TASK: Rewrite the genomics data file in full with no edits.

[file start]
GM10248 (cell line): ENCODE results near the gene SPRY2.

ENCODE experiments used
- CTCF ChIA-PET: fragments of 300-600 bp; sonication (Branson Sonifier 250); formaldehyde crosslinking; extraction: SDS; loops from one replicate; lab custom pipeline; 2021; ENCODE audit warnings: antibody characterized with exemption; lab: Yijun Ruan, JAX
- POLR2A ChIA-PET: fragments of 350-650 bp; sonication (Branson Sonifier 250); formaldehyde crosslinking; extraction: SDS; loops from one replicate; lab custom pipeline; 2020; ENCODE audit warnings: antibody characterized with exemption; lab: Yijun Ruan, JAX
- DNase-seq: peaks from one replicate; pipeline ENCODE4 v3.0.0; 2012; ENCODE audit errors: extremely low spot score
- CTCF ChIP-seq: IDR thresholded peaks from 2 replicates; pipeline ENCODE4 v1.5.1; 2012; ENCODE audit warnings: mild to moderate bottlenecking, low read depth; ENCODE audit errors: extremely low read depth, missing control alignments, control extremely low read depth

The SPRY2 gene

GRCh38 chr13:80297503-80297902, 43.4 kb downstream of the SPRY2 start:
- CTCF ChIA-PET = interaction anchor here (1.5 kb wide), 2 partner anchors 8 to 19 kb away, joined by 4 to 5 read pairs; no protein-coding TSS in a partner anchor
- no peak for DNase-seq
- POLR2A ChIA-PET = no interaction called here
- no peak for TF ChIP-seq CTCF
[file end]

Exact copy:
GM10248 (cell line): ENCODE results near the gene SPRY2.

ENCODE experiments used
- CTCF ChIA-PET: fragments of 300-600 bp; sonication (Branson Sonifier 250); formaldehyde crosslinking; extraction: SDS; loops from one replicate; lab custom pipeline; 2021; ENCODE audit warnings: antibody characterized with exemption; lab: Yijun Ruan, JAX
- POLR2A ChIA-PET: fragments of 350-650 bp; sonication (Branson Sonifier 250); formaldehyde crosslinking; extraction: SDS; loops from one replicate; lab custom pipeline; 2020; ENCODE audit warnings: antibody characterized with exemption; lab: Yijun Ruan, JAX
- DNase-seq: peaks from one replicate; pipeline ENCODE4 v3.0.0; 2012; ENCODE audit errors: extremely low spot score
- CTCF ChIP-seq: IDR thresholded peaks from 2 replicates; pipeline ENCODE4 v1.5.1; 2012; ENCODE audit warnings: mild to moderate bottlenecking, low read depth; ENCODE audit errors: extremely low read depth, missing control alignments, control extremely low read depth

The SPRY2 gene

GRCh38 chr13:80297503-80297902, 43.4 kb downstream of the SPRY2 start:
- CTCF ChIA-PET = interaction anchor here (1.5 kb wide), 2 partner anchors 8 to 19 kb away, joined by 4 to 5 read pairs; no protein-coding TSS in a partner anchor
- no peak for DNase-seq
- POLR2A ChIA-PET = no interaction called here
- no peak for TF ChIP-seq CTCF